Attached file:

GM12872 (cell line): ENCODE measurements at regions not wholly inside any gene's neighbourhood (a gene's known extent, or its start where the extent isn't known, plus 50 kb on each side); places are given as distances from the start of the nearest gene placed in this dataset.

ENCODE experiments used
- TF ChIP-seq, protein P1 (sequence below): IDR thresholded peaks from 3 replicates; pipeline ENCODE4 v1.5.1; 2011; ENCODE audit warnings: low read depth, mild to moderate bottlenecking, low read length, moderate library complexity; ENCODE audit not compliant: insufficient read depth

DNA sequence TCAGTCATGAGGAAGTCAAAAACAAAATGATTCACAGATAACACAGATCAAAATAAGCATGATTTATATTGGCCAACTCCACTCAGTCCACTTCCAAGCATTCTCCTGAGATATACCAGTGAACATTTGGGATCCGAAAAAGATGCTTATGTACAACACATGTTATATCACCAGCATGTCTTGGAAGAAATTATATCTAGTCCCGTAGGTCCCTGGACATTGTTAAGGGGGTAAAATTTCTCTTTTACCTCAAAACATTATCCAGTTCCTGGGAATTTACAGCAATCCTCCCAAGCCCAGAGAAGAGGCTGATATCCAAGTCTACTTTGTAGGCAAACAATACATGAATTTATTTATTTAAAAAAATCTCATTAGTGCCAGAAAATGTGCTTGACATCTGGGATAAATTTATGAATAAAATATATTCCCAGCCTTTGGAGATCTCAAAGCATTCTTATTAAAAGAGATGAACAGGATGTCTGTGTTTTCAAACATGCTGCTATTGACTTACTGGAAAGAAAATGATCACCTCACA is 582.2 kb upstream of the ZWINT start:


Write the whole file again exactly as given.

GM12872 (cell line): ENCODE measurements at regions not wholly inside any gene's neighbourhood (a gene's known extent, or its start where the extent isn't known, plus 50 kb on each side); places are given as distances from the start of the nearest gene placed in this dataset.

ENCODE experiments used
- TF ChIP-seq, protein P1 (sequence below): IDR thresholded peaks from 3 replicates; pipeline ENCODE4 v1.5.1; 2011; ENCODE audit warnings: low read depth, mild to moderate bottlenecking, low read length, moderate library complexity; ENCODE audit not compliant: insufficient read depth

DNA sequence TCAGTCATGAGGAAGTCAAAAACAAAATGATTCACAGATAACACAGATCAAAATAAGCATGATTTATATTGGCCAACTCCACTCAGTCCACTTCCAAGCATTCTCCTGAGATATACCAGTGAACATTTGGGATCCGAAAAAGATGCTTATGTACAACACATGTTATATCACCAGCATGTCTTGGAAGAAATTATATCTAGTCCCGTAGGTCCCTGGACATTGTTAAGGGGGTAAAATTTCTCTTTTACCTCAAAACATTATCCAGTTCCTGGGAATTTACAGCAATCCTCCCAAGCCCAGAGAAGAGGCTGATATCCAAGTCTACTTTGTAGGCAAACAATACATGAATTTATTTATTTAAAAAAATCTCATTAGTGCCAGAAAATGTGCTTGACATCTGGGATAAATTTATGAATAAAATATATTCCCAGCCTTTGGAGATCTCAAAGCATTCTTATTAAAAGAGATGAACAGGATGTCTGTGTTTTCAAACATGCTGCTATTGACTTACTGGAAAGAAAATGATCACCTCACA is 582.2 kb upstream of the ZWINT start: